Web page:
This week's Member Pick is the first chapter from the best-selling memoir After Visiting Friends
deputy editor Michael Hainey
's story of his father's death and his search for answers. Hainey was 6 years old when his father, newspaperman Bob Hainey, died suddenly, but questions remained about the circumstances around his death.
We're proud to feature the book. Thanks to Michael and Scribner
for sharing this story with the Longreads Member community.
What You Are
I was home from school, visiting my grandmother in Chicago, when she told me this story, a story that involved an old Polish custom: When a boy has his first birthday, his family sits him in his high chair, and on the tray before him they place three objects—
"Whatever the boy chooses," my grandmother says to me, "that will be his life."
"And I?" I said. "What did I choose?"
"You?" she says. "You slammed your fist on the tray, sent everything scattering to the ground. There was your mother, on her knees, searching, cursing you and all the pieces she couldn't find."
"I never heard that story."
"There's lots of stories you haven't heard."
# # #
Even when I was a kid, and the holiday dinner was over, the plates pushed aside and the adults having coffee and the kolaczki that my grandmother always made, I'd linger at the table, ask her questions about the old days. How, when my mother was a young girl they had no money for medicine, so if she had a sore throat, my grandmother would make mashed potatoes, roll them in a dish towel, and put them on my mother's neck. A hot compress. Or she'd tell me how my mother learned to play the accordion from Mr. Carnevale, down the block. Every Saturday, wrestling her instrument into her red wagon, pulling it to his studio on 63rd Street.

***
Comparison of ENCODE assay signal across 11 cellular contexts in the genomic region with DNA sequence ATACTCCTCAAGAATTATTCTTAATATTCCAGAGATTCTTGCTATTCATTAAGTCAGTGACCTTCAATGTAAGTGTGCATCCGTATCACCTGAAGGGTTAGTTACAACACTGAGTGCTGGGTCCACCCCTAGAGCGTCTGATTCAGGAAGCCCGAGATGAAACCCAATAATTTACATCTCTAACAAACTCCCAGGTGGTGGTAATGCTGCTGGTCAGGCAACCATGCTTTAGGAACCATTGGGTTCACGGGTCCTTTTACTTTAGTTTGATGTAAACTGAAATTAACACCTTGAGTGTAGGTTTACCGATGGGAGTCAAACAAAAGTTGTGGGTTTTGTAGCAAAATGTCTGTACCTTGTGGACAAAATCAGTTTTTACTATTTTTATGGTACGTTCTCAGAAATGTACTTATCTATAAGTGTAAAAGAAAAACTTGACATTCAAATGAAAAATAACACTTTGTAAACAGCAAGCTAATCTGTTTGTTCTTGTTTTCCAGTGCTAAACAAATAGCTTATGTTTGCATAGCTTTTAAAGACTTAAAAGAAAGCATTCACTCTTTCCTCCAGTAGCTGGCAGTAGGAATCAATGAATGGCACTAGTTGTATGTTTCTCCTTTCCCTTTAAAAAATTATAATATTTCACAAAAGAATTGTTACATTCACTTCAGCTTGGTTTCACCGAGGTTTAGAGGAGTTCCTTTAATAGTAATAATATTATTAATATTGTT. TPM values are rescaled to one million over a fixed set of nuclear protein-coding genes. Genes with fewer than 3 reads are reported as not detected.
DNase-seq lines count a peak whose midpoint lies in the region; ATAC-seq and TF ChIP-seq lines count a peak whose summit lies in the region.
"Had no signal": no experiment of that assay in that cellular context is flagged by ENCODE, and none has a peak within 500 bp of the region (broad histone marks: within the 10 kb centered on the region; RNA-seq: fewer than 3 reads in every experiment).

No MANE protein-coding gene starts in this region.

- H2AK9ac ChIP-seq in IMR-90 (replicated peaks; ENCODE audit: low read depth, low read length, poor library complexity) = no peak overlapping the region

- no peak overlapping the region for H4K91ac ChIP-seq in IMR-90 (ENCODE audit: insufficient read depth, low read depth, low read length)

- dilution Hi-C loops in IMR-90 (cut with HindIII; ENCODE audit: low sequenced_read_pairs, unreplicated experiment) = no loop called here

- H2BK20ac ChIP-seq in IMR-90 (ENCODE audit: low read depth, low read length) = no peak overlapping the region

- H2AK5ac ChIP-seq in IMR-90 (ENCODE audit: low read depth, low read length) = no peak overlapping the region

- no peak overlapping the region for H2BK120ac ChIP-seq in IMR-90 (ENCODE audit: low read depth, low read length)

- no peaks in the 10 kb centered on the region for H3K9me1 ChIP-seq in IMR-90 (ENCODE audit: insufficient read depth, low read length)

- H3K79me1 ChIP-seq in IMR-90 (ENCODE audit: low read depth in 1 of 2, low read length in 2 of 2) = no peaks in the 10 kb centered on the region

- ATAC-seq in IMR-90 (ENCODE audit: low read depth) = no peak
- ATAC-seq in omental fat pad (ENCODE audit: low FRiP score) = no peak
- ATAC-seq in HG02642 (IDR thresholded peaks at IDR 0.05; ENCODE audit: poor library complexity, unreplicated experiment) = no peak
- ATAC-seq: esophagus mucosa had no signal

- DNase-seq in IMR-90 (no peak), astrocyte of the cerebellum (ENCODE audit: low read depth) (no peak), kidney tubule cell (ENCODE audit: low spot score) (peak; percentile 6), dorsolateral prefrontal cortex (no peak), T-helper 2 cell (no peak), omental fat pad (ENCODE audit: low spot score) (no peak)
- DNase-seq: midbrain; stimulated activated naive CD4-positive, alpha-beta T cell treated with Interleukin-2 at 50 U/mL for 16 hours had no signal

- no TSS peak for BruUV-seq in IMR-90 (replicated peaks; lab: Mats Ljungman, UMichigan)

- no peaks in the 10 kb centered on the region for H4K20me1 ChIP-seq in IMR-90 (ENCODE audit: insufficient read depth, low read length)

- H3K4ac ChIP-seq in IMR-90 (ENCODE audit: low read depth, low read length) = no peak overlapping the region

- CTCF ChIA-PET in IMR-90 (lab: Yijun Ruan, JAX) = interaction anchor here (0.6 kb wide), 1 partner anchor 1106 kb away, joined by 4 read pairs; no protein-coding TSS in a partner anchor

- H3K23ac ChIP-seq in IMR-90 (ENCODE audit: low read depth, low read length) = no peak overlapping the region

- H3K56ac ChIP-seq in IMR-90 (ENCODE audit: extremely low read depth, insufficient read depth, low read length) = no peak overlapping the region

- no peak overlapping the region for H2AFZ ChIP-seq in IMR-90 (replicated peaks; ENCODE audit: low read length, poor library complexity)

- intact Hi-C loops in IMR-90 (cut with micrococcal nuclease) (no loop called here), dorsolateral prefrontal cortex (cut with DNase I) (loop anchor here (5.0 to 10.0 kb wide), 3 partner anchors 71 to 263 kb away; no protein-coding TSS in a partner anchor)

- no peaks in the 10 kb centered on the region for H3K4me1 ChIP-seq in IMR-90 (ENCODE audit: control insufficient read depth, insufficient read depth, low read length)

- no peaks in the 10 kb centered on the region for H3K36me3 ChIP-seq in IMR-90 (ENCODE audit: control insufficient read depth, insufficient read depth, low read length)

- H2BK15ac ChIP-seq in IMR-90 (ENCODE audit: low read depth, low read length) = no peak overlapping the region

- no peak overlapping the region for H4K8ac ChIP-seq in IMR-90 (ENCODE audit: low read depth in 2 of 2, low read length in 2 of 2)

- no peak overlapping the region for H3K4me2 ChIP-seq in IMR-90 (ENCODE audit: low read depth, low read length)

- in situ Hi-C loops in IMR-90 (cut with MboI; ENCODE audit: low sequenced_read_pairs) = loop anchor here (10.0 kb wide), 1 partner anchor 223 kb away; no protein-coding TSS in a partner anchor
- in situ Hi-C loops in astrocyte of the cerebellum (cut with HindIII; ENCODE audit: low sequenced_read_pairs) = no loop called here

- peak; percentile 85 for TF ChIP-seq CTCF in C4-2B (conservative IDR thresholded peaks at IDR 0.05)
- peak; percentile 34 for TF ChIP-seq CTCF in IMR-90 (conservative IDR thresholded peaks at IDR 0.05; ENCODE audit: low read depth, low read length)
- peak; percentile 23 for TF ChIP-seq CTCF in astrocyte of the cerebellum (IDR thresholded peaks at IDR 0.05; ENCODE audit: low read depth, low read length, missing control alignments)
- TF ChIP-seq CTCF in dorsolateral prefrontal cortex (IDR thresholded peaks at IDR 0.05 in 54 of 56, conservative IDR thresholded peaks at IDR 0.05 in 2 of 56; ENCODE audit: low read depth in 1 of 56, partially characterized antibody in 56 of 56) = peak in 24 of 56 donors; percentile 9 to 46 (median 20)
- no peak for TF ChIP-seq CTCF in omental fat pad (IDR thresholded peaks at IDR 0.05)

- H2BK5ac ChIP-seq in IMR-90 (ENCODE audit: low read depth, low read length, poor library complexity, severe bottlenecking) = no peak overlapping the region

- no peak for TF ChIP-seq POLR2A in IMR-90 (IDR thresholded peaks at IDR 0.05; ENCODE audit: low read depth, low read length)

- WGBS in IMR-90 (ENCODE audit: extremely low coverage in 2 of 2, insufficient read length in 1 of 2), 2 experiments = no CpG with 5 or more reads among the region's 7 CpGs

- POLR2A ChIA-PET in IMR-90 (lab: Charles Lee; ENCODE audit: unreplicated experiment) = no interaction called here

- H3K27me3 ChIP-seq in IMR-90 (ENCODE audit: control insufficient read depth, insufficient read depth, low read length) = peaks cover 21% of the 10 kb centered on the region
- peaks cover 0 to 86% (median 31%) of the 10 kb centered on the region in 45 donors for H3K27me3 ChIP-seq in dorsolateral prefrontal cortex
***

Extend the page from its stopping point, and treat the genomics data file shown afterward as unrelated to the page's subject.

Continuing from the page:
Once, some years ago, we were sitting around my mother's kitchen table playing cards—my mother, my grandmother, and me; the matriarchy and me. (My grandfather was dead by now, and my father had died years earlier.) I asked my grandmother what it was like when she first got married. This was 1934. Middle of the Great Depression. They said their vows on Thanksgiving, so they could cobble together a four-day weekend and call it their honeymoon, such as it was. My grandfather was the only one working in his family—supporting his parents and his eight brothers and sisters—so he was unable to take any time off for the wedding, let alone a honeymoon. Not that they had the money to. Eighteen months later, my mother was born.
My grandmother tells me that she and my grandfather were so poor that they could not afford a crib for my mother, and for the first year she slept in an old dresser drawer.
"Sometimes at night I'd tuck your momma in and then Grampa and I would go to the corner tavern and have a beer. Cost a nickel. That was our Friday night."
"Wait," my mother says. "You left me home in the drawer? Alone?"
"You weren't alone," my grandmother tells her.
"Who was watching me?" my mother asks.
My mother slams her hand on the table, gets up, and starts washing dishes.
My grandmother looks at me. "What's she so hot about?"